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Utopia and Reality: Documentary, Activism and Imagined Worlds is available in hardback and ebook formats

The editors of Utopia and Reality: Documentary, Activism and Imagined Worlds introduce their edited volume in our New Dimensions in Science Fiction series.

The literary genre of utopia has a long and venerable tradition. Starting with the publication of Thomas More’s Utopia in 1516, there has been a steady stream of works that depict a better world. In film, however, positive utopias seem to be non-existent. So far, virtually all research in this area has focused exclusively on dystopias. The general consensus is that utopias in the Morean tradition are not suited for fiction film since they lack an exciting plot.

For our interdisciplinary workshop ‘Utopia and Reality’, held on the occasion of the 500th anniversary of Utopia in autumn 2016 at the University of Zurich, we took a different approach. We started from the insight that utopias are never only about telling a story. Rather, they represent a critical reaction to the deficits of the present and are therefore, in a quite literal sense, much more directly related to the world we live in than fiction. The proper place to look for utopias, therefore, is in nonfiction films.

To our knowledge, our workshop was the first event dedicated to the exchange between scholars from documentary studies and utopian scholarship. As such, it was a great success. We were not surprised that the encounter between the two fields turned out to be very fruitful.

The book Utopia and Reality is based on, and expands, the original programme of our workshop. The result is a pioneering work covering a wide range of films and topics: from Dziga Vertov’s avant-garde classic Man with a Movie Camera to the anarchist low-budget production Made in Secret and online videos produced by the jihadist terror organisation ISIS; from Patricio Guzmán’s filmic meditation The Pearl Button and activist eco-documentaries to films dealing with the dissolution of the former Yugoslavia. The final section of the book opens up the field even further by discussing non-traditional formats, like the three-channel production Gran Horizonte: Around the Day in 80 Worlds and interactive i-documentaries.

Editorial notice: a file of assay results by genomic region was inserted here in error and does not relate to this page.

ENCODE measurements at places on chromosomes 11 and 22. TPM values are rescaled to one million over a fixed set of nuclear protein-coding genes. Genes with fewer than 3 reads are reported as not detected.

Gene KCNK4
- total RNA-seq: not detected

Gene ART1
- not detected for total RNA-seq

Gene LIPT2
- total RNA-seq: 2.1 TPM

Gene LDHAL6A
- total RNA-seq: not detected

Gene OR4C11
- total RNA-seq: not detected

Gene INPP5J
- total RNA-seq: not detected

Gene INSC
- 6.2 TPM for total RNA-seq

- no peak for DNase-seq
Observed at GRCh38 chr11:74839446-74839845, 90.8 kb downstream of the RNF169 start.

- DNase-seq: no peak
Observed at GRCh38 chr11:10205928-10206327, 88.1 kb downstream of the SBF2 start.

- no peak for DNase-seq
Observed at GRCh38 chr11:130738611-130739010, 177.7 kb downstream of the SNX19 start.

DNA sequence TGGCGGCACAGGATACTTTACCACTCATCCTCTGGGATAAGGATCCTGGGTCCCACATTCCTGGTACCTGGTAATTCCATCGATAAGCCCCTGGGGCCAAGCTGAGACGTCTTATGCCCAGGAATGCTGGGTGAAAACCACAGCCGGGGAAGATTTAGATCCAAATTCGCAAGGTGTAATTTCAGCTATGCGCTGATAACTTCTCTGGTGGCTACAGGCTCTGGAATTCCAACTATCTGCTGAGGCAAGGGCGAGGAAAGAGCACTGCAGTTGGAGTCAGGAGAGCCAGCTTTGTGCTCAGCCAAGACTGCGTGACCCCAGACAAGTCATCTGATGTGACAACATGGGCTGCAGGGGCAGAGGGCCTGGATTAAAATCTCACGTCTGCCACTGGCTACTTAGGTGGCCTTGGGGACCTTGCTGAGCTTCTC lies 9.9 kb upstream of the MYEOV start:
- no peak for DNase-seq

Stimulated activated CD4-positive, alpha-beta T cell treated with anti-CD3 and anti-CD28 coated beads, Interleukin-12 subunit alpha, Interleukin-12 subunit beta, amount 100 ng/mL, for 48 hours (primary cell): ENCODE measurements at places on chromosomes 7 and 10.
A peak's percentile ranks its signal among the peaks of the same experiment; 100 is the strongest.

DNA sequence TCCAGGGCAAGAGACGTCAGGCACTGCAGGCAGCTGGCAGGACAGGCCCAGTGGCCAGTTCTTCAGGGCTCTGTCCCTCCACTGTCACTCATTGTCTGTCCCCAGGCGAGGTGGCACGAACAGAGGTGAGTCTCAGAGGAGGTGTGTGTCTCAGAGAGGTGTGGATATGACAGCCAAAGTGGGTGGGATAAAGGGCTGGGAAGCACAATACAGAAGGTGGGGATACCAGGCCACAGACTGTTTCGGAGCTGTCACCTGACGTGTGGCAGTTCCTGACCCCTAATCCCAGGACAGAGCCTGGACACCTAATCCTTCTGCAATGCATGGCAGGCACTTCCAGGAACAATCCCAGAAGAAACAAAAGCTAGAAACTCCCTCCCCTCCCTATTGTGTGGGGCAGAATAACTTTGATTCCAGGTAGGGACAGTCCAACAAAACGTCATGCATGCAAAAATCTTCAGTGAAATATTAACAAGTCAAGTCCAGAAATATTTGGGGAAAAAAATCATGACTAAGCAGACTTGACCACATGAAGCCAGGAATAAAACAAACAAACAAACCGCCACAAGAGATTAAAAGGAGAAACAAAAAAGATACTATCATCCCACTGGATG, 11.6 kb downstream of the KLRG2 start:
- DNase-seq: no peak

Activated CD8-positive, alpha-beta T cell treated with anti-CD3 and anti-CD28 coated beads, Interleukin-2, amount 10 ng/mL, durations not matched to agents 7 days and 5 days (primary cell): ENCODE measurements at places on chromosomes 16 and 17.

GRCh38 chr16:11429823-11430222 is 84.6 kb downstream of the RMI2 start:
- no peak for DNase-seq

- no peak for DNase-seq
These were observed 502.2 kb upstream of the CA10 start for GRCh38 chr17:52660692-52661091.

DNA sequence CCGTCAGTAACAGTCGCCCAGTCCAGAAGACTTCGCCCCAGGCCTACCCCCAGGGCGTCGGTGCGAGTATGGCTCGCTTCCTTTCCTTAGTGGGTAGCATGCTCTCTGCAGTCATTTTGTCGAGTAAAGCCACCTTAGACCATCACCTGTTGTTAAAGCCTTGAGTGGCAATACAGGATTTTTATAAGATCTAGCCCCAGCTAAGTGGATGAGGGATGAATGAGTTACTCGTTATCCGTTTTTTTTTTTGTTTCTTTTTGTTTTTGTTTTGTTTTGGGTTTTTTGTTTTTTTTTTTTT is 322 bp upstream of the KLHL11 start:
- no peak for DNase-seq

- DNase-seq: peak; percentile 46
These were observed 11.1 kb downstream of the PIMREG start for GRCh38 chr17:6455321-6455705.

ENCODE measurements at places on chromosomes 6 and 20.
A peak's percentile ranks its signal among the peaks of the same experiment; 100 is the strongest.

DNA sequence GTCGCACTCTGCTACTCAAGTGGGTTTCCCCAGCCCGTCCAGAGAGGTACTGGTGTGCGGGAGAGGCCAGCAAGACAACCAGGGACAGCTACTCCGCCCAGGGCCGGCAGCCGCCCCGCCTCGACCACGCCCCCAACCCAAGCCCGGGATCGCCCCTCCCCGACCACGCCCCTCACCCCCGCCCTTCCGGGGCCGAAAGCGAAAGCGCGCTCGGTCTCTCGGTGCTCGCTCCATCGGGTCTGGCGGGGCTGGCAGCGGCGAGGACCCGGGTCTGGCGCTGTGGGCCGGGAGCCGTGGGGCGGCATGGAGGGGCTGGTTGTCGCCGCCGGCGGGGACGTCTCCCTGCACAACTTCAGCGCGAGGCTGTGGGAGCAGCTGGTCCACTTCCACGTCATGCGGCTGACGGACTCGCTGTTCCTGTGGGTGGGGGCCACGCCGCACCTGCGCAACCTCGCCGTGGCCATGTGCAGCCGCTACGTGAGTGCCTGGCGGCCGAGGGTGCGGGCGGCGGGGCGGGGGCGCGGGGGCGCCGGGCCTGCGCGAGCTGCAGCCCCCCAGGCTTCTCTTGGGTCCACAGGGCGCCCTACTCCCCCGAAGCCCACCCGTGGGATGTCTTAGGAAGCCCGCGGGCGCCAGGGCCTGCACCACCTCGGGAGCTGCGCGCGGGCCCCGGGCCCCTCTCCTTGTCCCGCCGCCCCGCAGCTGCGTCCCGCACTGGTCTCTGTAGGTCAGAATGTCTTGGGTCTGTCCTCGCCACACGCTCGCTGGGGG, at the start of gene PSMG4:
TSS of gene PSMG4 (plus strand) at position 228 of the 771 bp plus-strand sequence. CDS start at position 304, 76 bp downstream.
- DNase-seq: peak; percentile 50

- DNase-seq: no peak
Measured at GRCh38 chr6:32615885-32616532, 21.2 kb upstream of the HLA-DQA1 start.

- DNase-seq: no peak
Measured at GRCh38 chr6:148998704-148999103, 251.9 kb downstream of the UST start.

Simon Spiegel is a research associate at the Department of Film Studies at the University of Zurich, and Privatdozent at the University of Bayreuth. He is scientific project manager in the ERC Advanced Grant research project FilmColors.

Andrea Reiter is a film scholar and documentary filmmaker. She has a doctorate in film studies from the University of Zurich.

Marcy Goldberg is a film historian, university lecturer, editor and translator.